Culture At Large

Ringling Bros., elephants and serving as creation’s stewards

Josh Larsen

The Ringling Bros. and Barnum & Bailey circus was a regular part of my childhood. I don’t remember feeling too strongly about the use of elephants in the show either way. To be honest, I was more into the tigers (although the elephants certainly ranked higher than the clowns).

Things look differently through adult eyes, however, which is how I’ve experienced the Ringling Bros. circus in recent years. My grandparents – bless their hearts – carried on the tradition by taking four generations, including my own kids, to the show a few times. It was a nostalgic family outing and my children enjoyed it, but something else was in the air as the elephants shuffled through their expected routines.

Others have been sensing it too, which is why Ringling Bros. has been the target of frequent criticism over their treatment of animals, particularly the elephants. After picketing, lawsuits and a $270,000 fine from the United States Department of Agriculture for violations of the Animal Welfare Act, Ringling Bros. announced today that it would be phasing out the use of elephants in its shows.

This should feel right to any Christian who is serious about stewardship and creation care.

This should feel right to any Christian who is serious about stewardship and creation care. Here at TC, we’ve considered the cultural mandate of Genesis in many contexts, from the future of zoos to the ownership of exotic animals. Perhaps the piece most applicable to the Ringling Bros. news is Rolf Bouma’s appraisal of SeaWorld, which has received similar scrutiny in relation to its orcas.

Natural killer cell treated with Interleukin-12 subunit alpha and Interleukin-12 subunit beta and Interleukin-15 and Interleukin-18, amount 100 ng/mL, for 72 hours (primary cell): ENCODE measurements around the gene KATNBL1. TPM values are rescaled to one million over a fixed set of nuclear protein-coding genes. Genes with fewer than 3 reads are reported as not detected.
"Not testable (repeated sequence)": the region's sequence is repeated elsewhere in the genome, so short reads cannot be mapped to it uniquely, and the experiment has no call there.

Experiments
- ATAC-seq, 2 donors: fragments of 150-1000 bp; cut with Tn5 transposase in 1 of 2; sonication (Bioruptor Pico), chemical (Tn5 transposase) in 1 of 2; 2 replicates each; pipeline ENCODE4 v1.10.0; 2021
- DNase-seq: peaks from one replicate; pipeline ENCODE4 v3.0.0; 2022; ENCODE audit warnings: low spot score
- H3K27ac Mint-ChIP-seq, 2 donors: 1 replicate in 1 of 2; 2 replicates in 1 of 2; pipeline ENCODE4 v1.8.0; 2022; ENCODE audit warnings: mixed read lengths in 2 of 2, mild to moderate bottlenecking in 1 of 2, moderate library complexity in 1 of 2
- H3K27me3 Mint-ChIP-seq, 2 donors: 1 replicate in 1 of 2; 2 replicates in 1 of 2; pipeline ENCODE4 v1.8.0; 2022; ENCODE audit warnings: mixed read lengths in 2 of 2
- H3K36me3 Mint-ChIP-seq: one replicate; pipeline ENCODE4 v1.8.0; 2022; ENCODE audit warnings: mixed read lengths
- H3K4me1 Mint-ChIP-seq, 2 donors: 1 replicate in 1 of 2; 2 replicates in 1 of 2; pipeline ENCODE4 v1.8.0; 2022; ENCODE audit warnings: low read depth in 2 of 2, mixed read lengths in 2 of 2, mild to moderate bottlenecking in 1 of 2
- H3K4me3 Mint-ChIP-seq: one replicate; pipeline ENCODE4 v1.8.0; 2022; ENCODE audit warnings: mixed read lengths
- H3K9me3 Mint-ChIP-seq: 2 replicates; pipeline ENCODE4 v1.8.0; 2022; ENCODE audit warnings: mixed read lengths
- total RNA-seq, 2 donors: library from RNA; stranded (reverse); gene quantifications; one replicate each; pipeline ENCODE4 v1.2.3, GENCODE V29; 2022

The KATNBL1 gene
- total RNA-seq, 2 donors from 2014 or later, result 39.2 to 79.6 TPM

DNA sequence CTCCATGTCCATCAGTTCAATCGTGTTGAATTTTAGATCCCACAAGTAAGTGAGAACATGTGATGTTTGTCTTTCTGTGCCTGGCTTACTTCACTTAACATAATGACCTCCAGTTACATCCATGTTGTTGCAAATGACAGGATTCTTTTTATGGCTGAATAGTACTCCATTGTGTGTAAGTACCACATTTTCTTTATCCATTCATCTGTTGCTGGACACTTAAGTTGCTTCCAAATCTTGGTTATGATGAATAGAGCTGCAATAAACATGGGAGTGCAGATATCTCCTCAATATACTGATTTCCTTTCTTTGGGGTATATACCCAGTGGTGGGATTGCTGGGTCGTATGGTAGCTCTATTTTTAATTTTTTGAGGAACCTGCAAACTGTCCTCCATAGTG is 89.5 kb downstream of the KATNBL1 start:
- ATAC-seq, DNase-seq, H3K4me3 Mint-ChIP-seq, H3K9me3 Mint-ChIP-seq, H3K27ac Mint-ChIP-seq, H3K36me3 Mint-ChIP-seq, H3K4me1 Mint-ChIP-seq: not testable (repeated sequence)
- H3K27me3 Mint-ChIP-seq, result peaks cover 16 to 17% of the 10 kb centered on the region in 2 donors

Though Christians can debate exactly how the cultural mandate might apply in these cases and others, we can all agree with theologian N.T. Wright that Genesis 1 and 2 “certainly don’t envisage humans tyrannizing creation.” Writing further in his book After You Believe, Wright says,

A garden is what we have here in Genesis, a fruitful and richly varied landscape with the humans commanded to look after it, to make it fruitful and (while they’re at it) to give names to the animals. There’s no suggestion that the “reign” in question is anything other than benign.

Still, I don’t think we need to be smug or self-righteous about Ringling Bros.’ decision, even if it validates convictions we’ve personally held for quite some time. Our cultural understanding of what is “benign” and what is “tyrannizing” when it comes to the treatment of animals has thankfully evolved, especially as science continues to explore things such as animal emotion. We used to watch circus elephants through the eyes of children; now we’re seeing it through the eyes of discerning adults.

Good creation stewardship should be like that – coming to see God’s world not from our often infantile or selfish perspective, but from the loving vantage point of its Creator. In a sense, we’re learning as we go. Wright is helpful here, too, because he describes the cultural mandate as an ongoing affair:

Creation, it seems, was not a tableau, a static scene. It was designed as a project, created in order to go somewhere. The Creator has a future in mind for it; and Human – this strange creature, full of mystery and glory – is the means by which the creator is going to take his project forward. The garden, and all the living creatures, plants and animals within it, are designed to become what they were meant to be through the work of God’s image-bearing creatures in their midst.

So we keep struggling then, especially in the shadow of the Fall, to fulfill this project of God’s - or at the very least to negate those broken human actions that actively work against it. Which is why the grown-up me counts the reversal on the part of Ringling Bros. as a victory.

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